(Association for Jewish Studies) Antisemitism & Academic Freedom (Working Report)

A Working Report from the AJS Task Force on Antisemitism and Academic Freedom

Guidelines for Confronting Antisemitism and Protecting Academic Freedom

Introduction

The Association for Jewish Studies, the largest learned society and professional organization representing Jewish studies scholars worldwide, assembled a task force to study the topic of antisemitism and academic freedom in the spring of 2021. The work of the task force was to determine if and how the AJS could shed light on the challenges of responding to rising antisemitic incidents in the context of universities’ commitment to academic freedom.

The task force concluded that the AJS could offer recommendations, grounded in scholarship and with an eye toward the practical realities of campus life, in four broad areas:

 ● Universities’ responsibilities to educate about antisemitism and their appropriate role in adjudicating incidents and allegations of antisemitism;

● Definitions of antisemitism and their limitations;

● The value of context and the role of outside pressure; and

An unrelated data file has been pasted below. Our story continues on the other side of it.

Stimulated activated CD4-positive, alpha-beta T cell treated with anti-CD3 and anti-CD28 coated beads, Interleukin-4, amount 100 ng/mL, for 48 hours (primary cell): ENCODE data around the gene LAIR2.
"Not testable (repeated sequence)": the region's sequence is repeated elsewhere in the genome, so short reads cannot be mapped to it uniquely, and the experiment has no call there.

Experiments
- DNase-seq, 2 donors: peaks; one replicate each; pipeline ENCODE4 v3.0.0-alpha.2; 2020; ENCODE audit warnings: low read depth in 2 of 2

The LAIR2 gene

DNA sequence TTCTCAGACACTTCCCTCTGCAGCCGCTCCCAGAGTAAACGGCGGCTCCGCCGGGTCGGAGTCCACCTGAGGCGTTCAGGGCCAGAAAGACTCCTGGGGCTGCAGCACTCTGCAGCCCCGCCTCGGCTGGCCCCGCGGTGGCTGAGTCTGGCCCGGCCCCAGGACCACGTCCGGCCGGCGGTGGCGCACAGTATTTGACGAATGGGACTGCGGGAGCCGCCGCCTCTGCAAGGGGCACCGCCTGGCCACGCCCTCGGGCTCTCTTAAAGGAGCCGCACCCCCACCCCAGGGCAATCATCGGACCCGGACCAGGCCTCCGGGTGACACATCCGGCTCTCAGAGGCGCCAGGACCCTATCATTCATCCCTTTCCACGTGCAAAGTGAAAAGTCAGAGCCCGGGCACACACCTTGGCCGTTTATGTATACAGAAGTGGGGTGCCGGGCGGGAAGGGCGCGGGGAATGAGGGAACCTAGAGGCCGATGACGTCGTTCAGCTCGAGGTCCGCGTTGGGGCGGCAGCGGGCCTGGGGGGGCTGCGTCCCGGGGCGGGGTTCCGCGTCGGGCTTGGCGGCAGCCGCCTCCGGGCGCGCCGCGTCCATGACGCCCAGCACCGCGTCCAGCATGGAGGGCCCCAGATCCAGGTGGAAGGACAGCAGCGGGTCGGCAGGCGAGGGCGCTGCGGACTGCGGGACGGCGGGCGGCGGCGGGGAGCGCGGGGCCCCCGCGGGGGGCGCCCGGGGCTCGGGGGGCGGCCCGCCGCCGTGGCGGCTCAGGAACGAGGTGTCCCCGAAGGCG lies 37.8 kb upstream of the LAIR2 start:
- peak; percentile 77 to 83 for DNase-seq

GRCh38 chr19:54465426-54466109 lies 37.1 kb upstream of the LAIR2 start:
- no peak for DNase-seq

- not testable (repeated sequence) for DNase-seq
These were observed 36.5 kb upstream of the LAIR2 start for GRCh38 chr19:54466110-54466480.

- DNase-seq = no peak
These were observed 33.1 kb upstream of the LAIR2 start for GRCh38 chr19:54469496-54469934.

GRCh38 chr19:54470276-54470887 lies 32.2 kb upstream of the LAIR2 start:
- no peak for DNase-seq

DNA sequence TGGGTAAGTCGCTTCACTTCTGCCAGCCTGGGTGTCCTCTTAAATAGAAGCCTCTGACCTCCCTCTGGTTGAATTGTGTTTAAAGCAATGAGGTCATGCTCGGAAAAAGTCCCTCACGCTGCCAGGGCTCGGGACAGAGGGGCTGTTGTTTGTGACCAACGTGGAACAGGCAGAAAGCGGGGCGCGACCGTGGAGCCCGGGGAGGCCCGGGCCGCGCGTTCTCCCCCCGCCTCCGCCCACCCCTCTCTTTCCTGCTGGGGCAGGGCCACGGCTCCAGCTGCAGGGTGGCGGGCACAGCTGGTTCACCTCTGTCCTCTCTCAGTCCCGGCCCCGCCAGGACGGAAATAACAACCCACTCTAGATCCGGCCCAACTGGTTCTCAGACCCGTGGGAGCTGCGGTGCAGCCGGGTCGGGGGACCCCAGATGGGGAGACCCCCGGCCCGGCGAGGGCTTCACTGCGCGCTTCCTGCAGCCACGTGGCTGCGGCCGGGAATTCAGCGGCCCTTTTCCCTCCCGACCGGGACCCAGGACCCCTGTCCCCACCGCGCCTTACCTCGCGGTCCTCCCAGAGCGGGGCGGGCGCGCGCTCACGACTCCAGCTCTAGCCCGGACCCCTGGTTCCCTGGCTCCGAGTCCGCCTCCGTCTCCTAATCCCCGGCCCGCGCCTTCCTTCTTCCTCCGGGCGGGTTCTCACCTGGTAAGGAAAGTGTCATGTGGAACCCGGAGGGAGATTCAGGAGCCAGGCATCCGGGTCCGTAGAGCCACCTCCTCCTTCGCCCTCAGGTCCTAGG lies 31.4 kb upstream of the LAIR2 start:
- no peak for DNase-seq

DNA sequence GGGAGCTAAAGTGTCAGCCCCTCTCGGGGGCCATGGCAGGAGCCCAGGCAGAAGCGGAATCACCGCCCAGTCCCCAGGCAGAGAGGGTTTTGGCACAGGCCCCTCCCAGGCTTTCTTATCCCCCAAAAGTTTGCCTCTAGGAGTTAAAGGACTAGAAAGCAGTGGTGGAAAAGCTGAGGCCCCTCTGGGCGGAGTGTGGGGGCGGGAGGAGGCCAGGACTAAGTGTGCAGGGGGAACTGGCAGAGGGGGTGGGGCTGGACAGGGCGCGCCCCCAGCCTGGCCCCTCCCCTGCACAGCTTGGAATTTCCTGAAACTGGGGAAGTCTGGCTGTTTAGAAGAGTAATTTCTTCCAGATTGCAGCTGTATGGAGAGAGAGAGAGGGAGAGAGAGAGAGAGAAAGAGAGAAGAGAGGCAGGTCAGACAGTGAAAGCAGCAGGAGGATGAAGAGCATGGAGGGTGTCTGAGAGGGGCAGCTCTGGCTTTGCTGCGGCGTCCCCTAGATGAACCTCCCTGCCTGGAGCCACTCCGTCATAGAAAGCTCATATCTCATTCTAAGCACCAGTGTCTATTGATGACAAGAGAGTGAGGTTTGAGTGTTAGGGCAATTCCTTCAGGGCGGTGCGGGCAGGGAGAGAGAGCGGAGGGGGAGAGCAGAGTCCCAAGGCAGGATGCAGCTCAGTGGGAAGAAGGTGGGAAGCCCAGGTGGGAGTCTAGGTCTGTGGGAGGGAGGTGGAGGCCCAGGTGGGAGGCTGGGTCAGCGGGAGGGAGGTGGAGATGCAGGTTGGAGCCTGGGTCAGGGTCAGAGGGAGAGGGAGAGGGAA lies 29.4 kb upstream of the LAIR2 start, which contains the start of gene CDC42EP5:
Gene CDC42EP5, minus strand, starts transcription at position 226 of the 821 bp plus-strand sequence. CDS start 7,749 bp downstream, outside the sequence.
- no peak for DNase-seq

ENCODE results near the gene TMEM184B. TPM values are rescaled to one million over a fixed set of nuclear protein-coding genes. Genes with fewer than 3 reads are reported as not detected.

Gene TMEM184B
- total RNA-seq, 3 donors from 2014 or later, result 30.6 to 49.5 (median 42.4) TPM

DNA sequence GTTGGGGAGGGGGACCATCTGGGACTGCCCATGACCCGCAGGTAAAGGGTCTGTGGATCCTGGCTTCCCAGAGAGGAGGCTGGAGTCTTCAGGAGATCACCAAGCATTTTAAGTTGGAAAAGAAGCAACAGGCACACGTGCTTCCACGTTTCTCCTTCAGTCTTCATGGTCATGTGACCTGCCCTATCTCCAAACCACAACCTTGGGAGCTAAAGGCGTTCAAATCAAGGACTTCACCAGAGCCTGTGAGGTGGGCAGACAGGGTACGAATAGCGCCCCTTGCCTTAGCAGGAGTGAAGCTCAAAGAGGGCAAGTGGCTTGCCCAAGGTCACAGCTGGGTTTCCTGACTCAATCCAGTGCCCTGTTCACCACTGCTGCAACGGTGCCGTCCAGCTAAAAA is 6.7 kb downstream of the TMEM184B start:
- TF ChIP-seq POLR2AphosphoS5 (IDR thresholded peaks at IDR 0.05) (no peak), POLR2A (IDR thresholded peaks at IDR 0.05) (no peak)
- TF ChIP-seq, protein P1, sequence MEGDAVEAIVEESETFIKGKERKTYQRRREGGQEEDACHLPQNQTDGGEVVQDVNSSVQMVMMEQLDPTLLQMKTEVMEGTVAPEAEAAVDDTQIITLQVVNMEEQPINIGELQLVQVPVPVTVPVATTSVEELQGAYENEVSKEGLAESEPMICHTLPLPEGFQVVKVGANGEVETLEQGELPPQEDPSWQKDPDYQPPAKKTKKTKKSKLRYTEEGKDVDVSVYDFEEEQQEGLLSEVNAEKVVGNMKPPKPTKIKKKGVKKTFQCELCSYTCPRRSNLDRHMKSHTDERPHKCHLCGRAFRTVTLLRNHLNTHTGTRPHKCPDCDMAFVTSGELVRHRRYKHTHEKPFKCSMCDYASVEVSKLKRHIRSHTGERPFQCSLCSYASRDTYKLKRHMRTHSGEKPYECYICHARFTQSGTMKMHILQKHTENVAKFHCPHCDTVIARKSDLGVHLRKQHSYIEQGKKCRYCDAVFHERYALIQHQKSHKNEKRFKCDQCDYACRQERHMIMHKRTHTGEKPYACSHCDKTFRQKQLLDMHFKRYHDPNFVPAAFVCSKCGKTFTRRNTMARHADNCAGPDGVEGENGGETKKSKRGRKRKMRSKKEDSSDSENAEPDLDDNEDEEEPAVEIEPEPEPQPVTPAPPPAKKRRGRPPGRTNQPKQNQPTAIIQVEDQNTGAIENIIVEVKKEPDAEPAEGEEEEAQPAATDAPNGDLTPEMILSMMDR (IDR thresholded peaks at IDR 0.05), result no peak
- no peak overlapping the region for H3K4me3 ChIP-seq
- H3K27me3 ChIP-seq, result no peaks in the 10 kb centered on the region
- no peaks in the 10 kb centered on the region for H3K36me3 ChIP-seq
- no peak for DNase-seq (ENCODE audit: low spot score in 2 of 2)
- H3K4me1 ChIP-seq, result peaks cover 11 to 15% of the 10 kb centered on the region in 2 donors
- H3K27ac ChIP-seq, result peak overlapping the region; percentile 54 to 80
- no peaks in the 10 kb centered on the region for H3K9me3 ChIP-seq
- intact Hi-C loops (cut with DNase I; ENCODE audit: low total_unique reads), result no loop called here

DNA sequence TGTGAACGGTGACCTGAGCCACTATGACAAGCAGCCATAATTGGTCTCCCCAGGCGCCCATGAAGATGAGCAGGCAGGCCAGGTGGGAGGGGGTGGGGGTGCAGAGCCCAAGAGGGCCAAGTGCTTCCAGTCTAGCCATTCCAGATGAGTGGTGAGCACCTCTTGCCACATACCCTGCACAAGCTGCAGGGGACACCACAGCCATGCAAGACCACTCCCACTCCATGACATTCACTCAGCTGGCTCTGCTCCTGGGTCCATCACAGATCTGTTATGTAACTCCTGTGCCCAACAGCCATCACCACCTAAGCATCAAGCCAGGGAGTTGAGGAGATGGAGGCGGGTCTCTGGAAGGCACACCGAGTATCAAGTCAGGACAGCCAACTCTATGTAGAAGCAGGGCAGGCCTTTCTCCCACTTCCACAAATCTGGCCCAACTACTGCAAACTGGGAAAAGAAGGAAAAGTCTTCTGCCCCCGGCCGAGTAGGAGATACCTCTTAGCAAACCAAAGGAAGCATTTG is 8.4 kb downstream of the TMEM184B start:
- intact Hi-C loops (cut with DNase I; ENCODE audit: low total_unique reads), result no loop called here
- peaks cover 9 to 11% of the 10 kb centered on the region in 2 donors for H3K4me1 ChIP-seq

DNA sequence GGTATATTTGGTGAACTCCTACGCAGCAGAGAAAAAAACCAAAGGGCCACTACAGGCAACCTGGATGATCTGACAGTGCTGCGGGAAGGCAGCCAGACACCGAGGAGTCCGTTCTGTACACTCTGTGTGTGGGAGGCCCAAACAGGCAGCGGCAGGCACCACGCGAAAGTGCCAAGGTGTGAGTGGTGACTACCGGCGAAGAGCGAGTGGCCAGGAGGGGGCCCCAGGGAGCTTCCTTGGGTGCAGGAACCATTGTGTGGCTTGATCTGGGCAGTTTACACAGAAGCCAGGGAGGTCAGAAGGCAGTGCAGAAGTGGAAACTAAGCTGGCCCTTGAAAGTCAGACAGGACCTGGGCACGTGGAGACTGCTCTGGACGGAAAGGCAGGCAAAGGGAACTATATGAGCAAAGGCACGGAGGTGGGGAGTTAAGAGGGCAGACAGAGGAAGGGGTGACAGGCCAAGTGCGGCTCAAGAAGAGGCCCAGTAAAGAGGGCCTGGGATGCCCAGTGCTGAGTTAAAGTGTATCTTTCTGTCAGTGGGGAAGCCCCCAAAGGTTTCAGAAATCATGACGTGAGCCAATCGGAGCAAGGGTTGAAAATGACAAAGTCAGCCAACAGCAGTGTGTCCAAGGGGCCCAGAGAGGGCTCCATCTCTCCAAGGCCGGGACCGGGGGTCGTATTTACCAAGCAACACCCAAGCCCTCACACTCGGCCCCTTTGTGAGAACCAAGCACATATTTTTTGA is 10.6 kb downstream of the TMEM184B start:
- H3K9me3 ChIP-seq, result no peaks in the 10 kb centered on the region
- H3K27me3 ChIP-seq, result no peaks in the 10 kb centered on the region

● The relationship between antisemitism and speech and acts connected to Israel, Zionism, and anti-Zionism.

The following report, strongly endorsed by the AJS board at its December 2021 meeting, is meant to serve as a resource for AJS members, universities, professionals in Diversity, Equity, Inclusion, and Belonging work, and other educators and organizations that may find its insights useful. It is neither meant to be exhaustive nor universally applicable and may be consulted in conjunction with other resources. Furthermore, it purposely highlights a diversity of viewpoints – among Jewish studies scholars, Jewish and non-Jewish students, and members of the general public – on certain crucial questions about antisemitism and academic freedom. The goal of a university should not be to resolve that diversity, but rather to recognize it as essential to any educated and sensitive conversation about antisemitism and academic freedom.

In the coming months, the task force will expand upon the present report and create a toolkit of resources to accompany it. If readers have questions, they are encouraged to contact Lila Corwin Berman (lcberman@temple.edu) and Ethan Katz (ebkatz@berkeley.edu), the co-chairs of the task force.

I.  Education and adjudication:

Universities have a mission to educate, and that requires open and vigorous exchange of scholarship and ideas that sometimes are polarizing. Universities are also required to adjudicate when the expression of such polarizing ideas crosses the line from being the legitimate defense of a controversial position to harassment or verbal hostility. Academic freedom does not protect discriminatory or harassing speech. The following guidelines seek to provide help in navigating disputes about where academic freedom ends and sanctionable speech begins in regard to antisemitism.